Wednesday, January 30, 2008

L.A. Traffic and Drivers

On 1/29/08, our mayor gave out the details of his plans to alleviate traffic in Los Angeles, while admitting that public transportation is the only real long-term solution.

His press conference is a good excuse to dredge up previous complaints about traffic, or at least about drivers. How about the pet peeves of movie stars who needed to get around the city . . . back in 1938 ?

According to the CBS write-up on Mayor Villaraigosa’s announcement: “Right- and left-turn pockets, new street lights and landscaping will also be added to the city's most congested intersection at Highland and Franklin avenues.”

That’s good, because Carole Lombard hated drivers who made left turns from the right-hand lane.

Other irritants, according to a Los Angeles Times piece of Jan 4, 1938:

“Gary Cooper could murder the road hog who drives about ten miles per hour in the center lane and will not give an inch. George Raft dislikes the gent who blows his horn and speeds by, and then slows up.” That's George, driving Humphrey Bogart and--I think--Ann Sheridan in the aptly-named They Drive by Night.

Joan Crawford complained of drivers who hit stop signals at high speeds and rear-ended other cars. Can’t say I blame her. That's her in 1935, a thumbnail of a movie still found on

My favorite peeve came from Fred MacMurray.

He “gets sore at the person who fails to give a hand signal when stopping or turning.”

Hand signals? Would anyone flip off Fred MacMurray?

Of course, hand signals meant something slightly different in 1938—which was 22 years before My Three Sons debuted on television. Back then, cars weren’t equipped with turn signals. According to Wikipedia, those weren’t offered to buyers until 1939. Drivers tootled along with their windows down, and stuck their arms out to indicate right or left turns, and stops.

Monday, January 28, 2008

Old Los Angeles in Postcards

Two posts ago I mentioned an online exhibit: A Visit to Old Los Angeles, told through text and vintage postcards.

Turns out there is a book, Old Los Angeles & Pasadena, Ca (Postcard History), by Elena Zimmerman and C. Milton Hinshilwood.

What melodic names. . .

Sunday, January 27, 2008

The Ink Well Officially Recognized

On February 7, 2008, at 11 am, a plaque acknowledging the Ink Well will be dedicated at Bay Street and Ocean Front Walk in Santa Monica--where Bay Street meets the bike path.

For years, the Ink Well was the only beach in Santa Monica where people of color were allowed to gather, swim and surf. The 200-foot stretch beach was roped off for decades, as different races were not allowed to mix. California prides itself on liberal and progressive thought, but segregation was a common practice before the Civil Rights Movement. (A previous post has more details about the Ink Well and Nick Gabaldon, the great African American surfer who died in 1951.)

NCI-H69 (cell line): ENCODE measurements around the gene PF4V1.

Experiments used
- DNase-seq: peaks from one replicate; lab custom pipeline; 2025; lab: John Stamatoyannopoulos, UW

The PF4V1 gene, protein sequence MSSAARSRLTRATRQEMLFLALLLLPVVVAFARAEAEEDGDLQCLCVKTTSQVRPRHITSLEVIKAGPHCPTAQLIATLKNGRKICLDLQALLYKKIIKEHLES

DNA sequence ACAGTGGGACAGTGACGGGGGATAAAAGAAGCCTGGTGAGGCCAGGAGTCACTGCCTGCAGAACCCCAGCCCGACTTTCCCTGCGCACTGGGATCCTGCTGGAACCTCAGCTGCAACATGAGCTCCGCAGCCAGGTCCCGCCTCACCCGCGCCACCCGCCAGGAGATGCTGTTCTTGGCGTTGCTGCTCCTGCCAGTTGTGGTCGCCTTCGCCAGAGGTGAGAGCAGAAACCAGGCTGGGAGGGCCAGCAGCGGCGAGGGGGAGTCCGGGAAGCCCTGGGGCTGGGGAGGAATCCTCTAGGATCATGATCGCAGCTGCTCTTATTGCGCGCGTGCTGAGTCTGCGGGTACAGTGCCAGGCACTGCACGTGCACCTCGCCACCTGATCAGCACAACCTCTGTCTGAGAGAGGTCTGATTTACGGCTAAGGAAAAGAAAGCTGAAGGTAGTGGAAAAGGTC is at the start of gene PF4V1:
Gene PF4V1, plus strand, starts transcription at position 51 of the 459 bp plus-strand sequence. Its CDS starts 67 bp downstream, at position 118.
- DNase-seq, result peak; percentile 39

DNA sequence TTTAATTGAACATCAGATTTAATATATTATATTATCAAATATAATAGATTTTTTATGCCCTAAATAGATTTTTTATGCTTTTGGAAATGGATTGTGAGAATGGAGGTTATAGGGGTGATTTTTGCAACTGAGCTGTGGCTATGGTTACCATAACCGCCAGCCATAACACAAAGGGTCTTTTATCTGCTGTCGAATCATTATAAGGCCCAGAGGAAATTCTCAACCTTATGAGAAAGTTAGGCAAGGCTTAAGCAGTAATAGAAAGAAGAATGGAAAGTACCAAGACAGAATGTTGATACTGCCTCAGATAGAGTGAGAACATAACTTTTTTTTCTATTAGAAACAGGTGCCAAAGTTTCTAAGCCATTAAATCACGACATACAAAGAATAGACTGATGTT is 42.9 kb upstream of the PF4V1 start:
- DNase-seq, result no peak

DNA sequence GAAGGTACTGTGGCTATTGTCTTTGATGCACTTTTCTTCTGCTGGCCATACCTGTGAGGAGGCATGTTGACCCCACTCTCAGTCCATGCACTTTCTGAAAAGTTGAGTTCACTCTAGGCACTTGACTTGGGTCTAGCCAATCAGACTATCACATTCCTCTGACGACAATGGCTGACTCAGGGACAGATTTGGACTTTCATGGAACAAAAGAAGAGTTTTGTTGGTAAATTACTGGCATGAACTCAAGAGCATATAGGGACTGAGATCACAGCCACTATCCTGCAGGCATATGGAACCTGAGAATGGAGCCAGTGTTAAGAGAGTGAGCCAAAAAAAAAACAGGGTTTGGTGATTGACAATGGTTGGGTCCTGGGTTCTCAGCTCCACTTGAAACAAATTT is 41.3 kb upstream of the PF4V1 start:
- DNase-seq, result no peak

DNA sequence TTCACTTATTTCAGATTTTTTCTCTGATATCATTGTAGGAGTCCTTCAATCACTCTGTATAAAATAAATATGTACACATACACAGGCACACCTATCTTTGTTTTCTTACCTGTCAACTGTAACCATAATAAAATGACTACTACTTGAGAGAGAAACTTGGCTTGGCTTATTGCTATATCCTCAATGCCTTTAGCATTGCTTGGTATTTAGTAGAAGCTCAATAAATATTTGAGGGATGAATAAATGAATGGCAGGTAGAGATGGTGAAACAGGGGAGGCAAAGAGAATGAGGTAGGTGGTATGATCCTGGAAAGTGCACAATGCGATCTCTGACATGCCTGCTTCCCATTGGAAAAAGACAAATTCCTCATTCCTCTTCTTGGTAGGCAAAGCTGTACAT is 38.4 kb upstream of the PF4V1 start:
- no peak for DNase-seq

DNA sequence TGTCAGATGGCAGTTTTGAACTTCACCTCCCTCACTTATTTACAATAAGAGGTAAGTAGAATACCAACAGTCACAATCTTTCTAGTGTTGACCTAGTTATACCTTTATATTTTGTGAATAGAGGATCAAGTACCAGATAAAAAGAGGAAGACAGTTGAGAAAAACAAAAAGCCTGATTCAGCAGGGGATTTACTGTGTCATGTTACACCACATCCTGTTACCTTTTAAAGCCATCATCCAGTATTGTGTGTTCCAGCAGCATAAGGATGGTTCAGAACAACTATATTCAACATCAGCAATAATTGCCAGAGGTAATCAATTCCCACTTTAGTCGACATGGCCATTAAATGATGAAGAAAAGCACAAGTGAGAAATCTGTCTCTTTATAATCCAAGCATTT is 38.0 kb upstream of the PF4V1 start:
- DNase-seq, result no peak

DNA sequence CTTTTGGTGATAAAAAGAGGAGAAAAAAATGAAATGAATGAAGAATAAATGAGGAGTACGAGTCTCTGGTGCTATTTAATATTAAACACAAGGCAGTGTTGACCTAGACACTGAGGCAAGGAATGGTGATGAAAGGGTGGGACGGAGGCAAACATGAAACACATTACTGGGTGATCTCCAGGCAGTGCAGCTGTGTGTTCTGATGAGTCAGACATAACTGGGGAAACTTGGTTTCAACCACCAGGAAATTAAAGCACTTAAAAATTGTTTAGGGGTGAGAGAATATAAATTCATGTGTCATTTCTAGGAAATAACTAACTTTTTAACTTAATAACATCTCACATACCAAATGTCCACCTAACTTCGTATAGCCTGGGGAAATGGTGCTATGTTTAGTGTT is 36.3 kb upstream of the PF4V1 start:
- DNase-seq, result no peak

Thanks to the efforts of Rhonda Harper, this plaque ensures that we won't forget the less flattering parts of L.A. history. Those are the bits that teach us the most, after all, and show us that progress has been made.

This picture (another from the online collection of the Los Angeles Public Library) was taken in 1924. The cuddlers are Verna Williams and Arthur Lewis. Verna entered beauty pageants in the 20s, and the library has several pictures of her--one with her son, Arthur Lewis Jr., in the 1950s.

Saturday, January 26, 2008

Voting Day Approaches

Here are some photos of Los Angeles voters doing their civic duty--the first taken on November 3, 1936, at the height of the Depression. (Roosevelt won a second term in that one.)

The second picture shows the same polling place (check the floor and the brickwork) on April 3, 1945. Those aren't newspapers the men are studying, but ballots. This was a municipal election, with low turnout--the line exists because only one voting booth was available.

Both these photos were copied from the LAPL's online Herald Examiner Photo Collection.

The building is the Los Angeles YMCA, which sat at 715-729 S. Hope Street for many years. Since the 1970s, though, the Sheraton Hotel Downtown has taken up the site, and then some.

Finally, here's a much older picture of the same lobby room, with the distinctive floor and brickwork.

The last picture is part of an online, annotated postcard collection held by CA State University Long Beach, called "A Visit to Old Los Angeles." This website, credited to Brent C. Dickerson, has a half-dozen views of the building, interior and exterior. You can see more pre-1920s postcards showing other buildings on Hope, such as the still-standing J.W. Robinson store (right across the street from the YMCA/Sheraton, at Grand).

Tuesday, January 22, 2008

Del Amo Center: The Beginnings

Old-timers in Torrance will tell you that Sam Levy, owner of Levy's Department Store in the old downtown area, was indirectly responsible for the building of Del Amo Center. Levy was approached by Sears, Roebuck & Com in the 1950s. Sears wanted to build a store in downtown Torrance, and Levy fought them tooth and nail. Unable to get a lease in their first choice location, Sears moved out to the oil-pump riddled, undeveloped area east of Hawthorne Blvd. Or so the story goes.

According to the Mall Hall of Fame blog, Del Amo was the 11th shopping mall in Los Angeles County. The caption to this picture (orginally from CSUDH) says

"A circa-1962 view of DEL AMO[pronounced "duh-lah-mow"] CENTER. Sears, the south anchor, faces the Hawthorne and Sepulveda Boulevards intersection seen in the fore-ground."


Here's another shot. Broadway's (now Macy's) is the big 2-story on the right. Beyond it is Hawthorne Blvd. . . beyond that, nothing. Weird.